Description: This report summarizes the results of characterization studies of plutonium-bearing wastes produced at the US Department of Energy weapons production facilities. Several different solid wastes were characterized, including incinerator ash and ash heels from Rocky Flats Plant and Los Alamos National Laboratory; sand, stag, and crucible waste from Hanford; and LECO crucibles from the Savannah River Site. These materials were characterized by chemical analysis and analytical electron microscopy. The results showed the presence of discrete PuO2, PuO₂x, and Pu4O7 phases, of about 1micrometer or less in size, in all of the samples examined. In addition, a number of amorphous phases were present that contained plutonium. In all the ash and ash heel samples examined, plutonium phases were found that were completely surrounded by silicate matrices. Consequently, to achieve optimum plutonium recovery in any chemical extraction process, extraction would have to be coupled with ultrafine grinding to average particle sizes of less than 1 micrometer to liberate the plutonium from the surrounding inert matrix.
Contributing Partner: UNT Libraries Government Documents Department
Parallel Solution of the Time-Dependent Ginzburg-Landau Equations and other Experiences using BlockComm-Chameleon and PCN on the IBM SP, Intel iPSC/860, and Clusters of Workstations

Parallel Solution of the Time-Dependent Ginzburg-Landau Equations and other Experiences using BlockComm-Chameleon and PCN on the IBM SP, Intel iPSC/860, and Clusters of Workstations

Date: September 1995
Creator: Coskun, Erhan & Kwong, Man Kam
Description: Time-dependent Ginzburg-Landau (TDGL) equations are considered for modeling a thin-film finite size superconductor placed under magnetic field. The problem then leads to the use of so-called natural boundary conditions. Computational domain is partitioned into subdomains and bond variables are used in obtaining the corresponding discrete system of equations. An efficient time-differencing method based on the Forward Euler method is developed. Finally, a variable strength magnetic field resulting in a vortex motion in Type II High-critical-temperature superconducting films is introduced. The authors tackled the problem using two different state-of-the-art parallel computing tools: BlockComm/Chameleon and PCN. They had access to two high-performance distributed memory supercomputers: the Intel iPSC/860 and IBM SP1. They also tested the codes using, as a parallel computing environment, a cluster of Sun Sparc workstations.
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The DART Dispersion Analysis Research Tool:  a Mechanistic Model for Predicting Fission-Product-Induced Swelling of Aluminum Dispersion Fuels : User's Guide for Mainframe, Workstation, and Personal Computer

The DART Dispersion Analysis Research Tool: a Mechanistic Model for Predicting Fission-Product-Induced Swelling of Aluminum Dispersion Fuels : User's Guide for Mainframe, Workstation, and Personal Computer

Date: August 1995
Creator: Rest, J.
Description: This report describes the primary physical models that form the basis of the DART mechanistic computer model for calculating fission-product-induced swelling of aluminum dispersion fuels; the calculated results are compared with test data. In addition, DART calculates irradiation-induced changes in the thermal conductivity of the dispersion fuel, as well as fuel restructuring due to aluminum fuel reaction, amorphization, and recrystallization. Input instructions for execution on mainframe, workstation, and personal computers are provided, as is a description of DART output. The theory of fission gas behavior and its effect on fuel swelling is discussed. The behavior of these fission products in both crystalline and amorphous fuel and in the presence of irradiation-induced recrystallization and crystalline-to-amorphous-phase change phenomena is presented, as are models for these irradiation-induced processes.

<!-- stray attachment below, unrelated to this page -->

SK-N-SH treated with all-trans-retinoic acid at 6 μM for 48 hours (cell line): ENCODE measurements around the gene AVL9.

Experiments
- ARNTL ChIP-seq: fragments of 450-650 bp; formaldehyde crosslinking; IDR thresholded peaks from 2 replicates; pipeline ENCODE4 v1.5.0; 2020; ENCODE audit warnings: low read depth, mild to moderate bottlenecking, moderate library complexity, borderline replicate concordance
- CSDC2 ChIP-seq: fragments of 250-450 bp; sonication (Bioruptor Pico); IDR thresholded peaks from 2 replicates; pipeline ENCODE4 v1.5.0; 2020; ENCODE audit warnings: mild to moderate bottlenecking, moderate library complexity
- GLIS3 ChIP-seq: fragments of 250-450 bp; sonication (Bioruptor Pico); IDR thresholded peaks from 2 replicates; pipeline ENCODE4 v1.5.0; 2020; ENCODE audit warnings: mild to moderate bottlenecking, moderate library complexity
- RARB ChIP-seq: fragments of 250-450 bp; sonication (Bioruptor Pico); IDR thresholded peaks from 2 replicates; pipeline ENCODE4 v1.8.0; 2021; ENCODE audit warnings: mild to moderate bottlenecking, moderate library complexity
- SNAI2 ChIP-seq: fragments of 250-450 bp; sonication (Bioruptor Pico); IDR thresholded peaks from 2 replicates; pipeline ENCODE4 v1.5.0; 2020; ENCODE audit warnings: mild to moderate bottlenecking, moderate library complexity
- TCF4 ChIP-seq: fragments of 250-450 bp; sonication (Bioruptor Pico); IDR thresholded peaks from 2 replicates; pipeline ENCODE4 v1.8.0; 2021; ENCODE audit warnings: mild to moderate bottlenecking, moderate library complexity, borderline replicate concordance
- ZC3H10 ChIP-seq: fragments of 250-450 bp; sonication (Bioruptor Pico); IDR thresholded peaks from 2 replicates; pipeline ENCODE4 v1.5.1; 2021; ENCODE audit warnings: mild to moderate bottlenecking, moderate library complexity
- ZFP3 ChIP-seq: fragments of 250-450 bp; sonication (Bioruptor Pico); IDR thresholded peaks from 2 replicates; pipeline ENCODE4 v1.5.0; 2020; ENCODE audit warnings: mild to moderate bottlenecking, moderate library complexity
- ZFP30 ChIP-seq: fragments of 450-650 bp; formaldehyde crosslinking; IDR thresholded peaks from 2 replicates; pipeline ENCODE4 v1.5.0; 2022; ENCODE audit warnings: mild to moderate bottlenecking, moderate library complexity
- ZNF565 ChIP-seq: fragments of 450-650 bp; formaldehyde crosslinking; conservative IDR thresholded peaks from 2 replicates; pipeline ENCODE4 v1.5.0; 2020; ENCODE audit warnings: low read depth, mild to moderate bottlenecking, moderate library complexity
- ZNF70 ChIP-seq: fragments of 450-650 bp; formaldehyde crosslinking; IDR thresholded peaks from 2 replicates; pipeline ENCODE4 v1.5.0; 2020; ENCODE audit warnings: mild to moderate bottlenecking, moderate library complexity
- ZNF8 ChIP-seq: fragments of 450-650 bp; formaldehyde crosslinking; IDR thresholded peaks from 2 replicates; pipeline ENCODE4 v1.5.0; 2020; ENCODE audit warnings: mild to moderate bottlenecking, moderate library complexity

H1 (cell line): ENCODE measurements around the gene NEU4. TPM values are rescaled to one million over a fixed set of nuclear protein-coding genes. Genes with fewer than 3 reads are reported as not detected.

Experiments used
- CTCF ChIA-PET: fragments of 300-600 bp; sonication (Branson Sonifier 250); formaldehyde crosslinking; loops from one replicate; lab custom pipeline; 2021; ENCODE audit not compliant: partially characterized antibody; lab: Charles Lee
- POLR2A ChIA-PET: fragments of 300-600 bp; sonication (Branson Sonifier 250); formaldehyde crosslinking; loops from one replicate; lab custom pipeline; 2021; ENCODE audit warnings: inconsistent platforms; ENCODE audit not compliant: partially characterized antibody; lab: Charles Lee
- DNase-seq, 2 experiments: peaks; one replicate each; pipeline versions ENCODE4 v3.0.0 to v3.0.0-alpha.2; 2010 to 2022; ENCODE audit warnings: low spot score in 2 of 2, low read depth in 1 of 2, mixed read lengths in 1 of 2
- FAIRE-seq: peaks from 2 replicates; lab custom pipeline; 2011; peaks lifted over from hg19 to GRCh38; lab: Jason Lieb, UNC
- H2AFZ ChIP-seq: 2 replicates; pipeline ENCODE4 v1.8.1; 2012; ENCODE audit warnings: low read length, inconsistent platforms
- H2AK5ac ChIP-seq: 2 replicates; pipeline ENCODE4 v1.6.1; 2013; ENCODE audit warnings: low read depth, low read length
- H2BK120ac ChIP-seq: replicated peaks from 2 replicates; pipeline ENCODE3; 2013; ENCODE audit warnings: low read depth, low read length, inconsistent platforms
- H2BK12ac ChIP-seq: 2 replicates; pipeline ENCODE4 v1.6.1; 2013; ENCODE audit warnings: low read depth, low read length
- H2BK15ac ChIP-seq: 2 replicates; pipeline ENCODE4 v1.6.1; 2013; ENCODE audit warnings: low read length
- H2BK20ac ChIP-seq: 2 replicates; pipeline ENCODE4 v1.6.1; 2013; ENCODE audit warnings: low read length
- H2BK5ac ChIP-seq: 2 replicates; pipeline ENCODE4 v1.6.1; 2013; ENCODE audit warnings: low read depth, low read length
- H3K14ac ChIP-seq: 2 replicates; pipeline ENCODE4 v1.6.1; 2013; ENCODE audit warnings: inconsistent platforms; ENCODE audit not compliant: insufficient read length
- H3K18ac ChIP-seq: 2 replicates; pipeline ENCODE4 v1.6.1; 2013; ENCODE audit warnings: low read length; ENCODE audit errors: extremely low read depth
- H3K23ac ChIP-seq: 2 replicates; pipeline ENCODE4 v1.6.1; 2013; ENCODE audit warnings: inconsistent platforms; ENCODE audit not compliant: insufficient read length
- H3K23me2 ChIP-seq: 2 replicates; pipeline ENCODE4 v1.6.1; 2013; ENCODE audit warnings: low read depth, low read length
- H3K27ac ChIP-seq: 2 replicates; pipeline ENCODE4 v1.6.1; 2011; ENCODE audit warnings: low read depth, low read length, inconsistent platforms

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Implementation and Validation of a Reynolds Stress Model in the COMMIX-1C/RSM and CAPS-3D/RSM Codes

Implementation and Validation of a Reynolds Stress Model in the COMMIX-1C/RSM and CAPS-3D/RSM Codes

Date: August 1995
Creator: Chang, F. C. & Bottoni, M.
Description: A Reynolds stress model (RSM) of turbulence, based on seven transport equations, has been linked to the COMMIX-1C/RSM and CAPS-3D/RSM computer codes. Six of the equations model the transport of the components of the Reynolds stress tensor and the seventh models the dissipation of turbulent kinetic energy. When a fluid is heated, four additional transport equations are used: three for the turbulent heat fluxes and one for the variance of temperature fluctuations. All of the analytical and numerical details of the implementation of the new turbulence model are documented. The model was verified by simulation of homogeneous turbulence.
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Minimum Additive Waste Stabilization (MAWS), Phase 1: Soil Washing Final Report

Minimum Additive Waste Stabilization (MAWS), Phase 1: Soil Washing Final Report

Date: August 1995
Creator: Argonne National Laboratory
Description: As a result of the U.S. Department of Energy's environmental restoration and technology development activities, GTS Duratek, Inc., and its subcontractors have demonstrated an integrated thermal waste treatment system at Fernald, OH, as part the Minimum Additive Waste Stabilization (MAWS) Program. Specifically, MAWS integrates soil washing, vitrification of mixed waste streams, and ion exchange to recycle and remediate process water to achieve, through a synergistic effect, a reduction in waste volume, increased waste loading, and production of a durable, leach-resistant, stable waste form suitable for disposal. This report summarizes the results of the demonstration/testing of the soil washing component of the MAWS system installed at Fernald (Plant 9). The soil washing system was designed to (1) process contaminated soil at a rate of 0.25 cubic yards per hour; (2) reduce overall waste volume and provide consistent-quality silica sand and contaminant concentrates as raw material for vitrification; and (3) release clean soil with uranium levels below 35 pCi/g. Volume reductions expected ranged from 50-80 percent; the actual volume reduction achieved during the demonstration reached 66.5 percent. The activity level of clean soil was reduced to as low as 6 pCi/g from an initial average soil activity level of 17.6 pCi/g (the ...
Contributing Partner: UNT Libraries Government Documents Department